I agree in part with both Big X and Banterbus. Using the GOV job retention scheme is indeed a very prudent and sensible business move. It simply makes sense - it's effectively free money and will increase the sustainability of the cash reserves the company has. However the communication has to date in my opinion been lacking. The letter we all received was half baked, and unintentionally (I have no doubt) caused a lot of anxiety and uncertainty to a lot of staff. Almost a week on and the fact is, there's not one of us employees who have been furloughed, who have any firm idea of what we may or may not be paid this month or in the months to come. Yes, we all assume there will be an uplift of some kind, but that is actually only an assumption - I'm 100% certain it's a correct assumption, as our Management do actually care, but still, it is an assumption. So yes, I agree the use of the furlough scheme is a good thing, but let's not pretend the communication around has been anything other than dismal.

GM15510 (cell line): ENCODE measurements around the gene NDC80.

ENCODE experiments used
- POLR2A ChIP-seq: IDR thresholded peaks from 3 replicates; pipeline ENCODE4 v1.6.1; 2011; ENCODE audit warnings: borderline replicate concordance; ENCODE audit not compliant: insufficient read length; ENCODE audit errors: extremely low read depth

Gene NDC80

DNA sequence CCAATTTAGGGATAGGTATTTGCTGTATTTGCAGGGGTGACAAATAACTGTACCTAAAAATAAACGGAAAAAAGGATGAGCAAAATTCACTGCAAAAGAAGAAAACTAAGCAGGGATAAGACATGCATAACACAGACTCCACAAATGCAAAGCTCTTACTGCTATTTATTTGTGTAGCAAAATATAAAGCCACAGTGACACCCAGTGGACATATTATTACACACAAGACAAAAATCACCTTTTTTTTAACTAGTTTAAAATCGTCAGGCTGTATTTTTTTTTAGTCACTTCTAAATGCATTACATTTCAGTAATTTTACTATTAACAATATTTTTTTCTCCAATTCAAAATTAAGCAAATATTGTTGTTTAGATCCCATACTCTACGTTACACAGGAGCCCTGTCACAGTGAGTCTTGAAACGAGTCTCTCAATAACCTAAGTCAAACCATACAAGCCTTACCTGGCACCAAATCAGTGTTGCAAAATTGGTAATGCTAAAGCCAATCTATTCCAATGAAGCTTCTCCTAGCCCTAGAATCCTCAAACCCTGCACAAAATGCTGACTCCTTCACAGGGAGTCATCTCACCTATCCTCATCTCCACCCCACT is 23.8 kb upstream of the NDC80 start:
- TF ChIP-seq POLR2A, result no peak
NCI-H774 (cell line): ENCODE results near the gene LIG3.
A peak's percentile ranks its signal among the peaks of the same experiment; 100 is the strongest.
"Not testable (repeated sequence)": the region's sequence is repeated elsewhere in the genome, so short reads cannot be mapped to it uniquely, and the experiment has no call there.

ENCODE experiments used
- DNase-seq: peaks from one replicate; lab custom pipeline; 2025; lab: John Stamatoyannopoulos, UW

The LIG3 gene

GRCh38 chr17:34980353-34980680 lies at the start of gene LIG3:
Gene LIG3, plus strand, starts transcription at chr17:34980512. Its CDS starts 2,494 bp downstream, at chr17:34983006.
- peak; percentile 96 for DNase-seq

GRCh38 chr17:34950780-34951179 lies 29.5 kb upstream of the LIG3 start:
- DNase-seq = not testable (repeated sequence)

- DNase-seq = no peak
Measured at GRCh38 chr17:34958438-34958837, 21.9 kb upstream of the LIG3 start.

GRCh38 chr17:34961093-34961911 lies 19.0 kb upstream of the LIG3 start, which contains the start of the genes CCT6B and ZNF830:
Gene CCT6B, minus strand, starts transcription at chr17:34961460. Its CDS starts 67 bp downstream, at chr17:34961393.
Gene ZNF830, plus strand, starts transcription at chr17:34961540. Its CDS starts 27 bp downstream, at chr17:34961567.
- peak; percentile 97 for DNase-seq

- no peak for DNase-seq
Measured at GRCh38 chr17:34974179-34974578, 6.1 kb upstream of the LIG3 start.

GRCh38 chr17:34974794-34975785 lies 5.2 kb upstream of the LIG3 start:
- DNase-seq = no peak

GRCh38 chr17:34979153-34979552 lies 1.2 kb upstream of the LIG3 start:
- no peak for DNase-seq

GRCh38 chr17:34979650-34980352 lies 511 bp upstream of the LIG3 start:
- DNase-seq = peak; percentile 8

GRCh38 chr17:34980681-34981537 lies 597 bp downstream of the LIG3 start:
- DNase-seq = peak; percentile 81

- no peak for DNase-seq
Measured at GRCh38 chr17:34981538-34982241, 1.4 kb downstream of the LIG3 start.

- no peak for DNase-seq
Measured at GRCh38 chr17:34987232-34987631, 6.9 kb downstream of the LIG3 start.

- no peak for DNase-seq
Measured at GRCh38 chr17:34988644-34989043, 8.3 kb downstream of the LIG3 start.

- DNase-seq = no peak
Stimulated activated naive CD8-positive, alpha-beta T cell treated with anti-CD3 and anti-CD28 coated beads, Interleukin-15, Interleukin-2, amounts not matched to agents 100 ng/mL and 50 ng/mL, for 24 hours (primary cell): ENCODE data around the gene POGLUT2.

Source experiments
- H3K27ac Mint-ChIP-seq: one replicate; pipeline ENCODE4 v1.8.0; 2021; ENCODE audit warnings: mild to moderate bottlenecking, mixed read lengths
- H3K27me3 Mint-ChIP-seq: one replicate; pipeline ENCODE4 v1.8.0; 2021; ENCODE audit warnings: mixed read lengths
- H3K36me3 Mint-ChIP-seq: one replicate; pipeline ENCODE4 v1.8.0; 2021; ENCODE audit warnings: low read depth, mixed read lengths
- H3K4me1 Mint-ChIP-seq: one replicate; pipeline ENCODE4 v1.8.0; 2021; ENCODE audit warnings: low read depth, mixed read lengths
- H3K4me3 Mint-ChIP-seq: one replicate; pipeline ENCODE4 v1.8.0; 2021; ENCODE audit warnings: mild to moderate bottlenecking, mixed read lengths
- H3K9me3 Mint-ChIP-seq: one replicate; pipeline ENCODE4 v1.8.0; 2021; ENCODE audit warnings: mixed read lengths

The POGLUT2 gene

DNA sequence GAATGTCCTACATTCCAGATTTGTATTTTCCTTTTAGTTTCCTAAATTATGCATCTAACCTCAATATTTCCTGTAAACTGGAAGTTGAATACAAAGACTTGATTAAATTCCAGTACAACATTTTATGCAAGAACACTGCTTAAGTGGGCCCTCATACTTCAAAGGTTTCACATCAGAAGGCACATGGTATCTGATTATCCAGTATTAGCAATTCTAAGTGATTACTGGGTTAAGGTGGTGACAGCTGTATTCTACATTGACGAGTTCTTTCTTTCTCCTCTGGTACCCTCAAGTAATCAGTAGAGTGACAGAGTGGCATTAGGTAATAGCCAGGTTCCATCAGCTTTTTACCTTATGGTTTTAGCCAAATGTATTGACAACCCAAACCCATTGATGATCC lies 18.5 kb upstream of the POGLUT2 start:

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Old 6th Apr 2020, 14:16
  #138 (permalink)  
 
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Originally Posted by Normal Pilot View Post
I don't think governments always bailout healthy companies do they, they wouldn't be bailing it out if it was healthy. Healthy companies have cash reserves to cater for the unthinkable.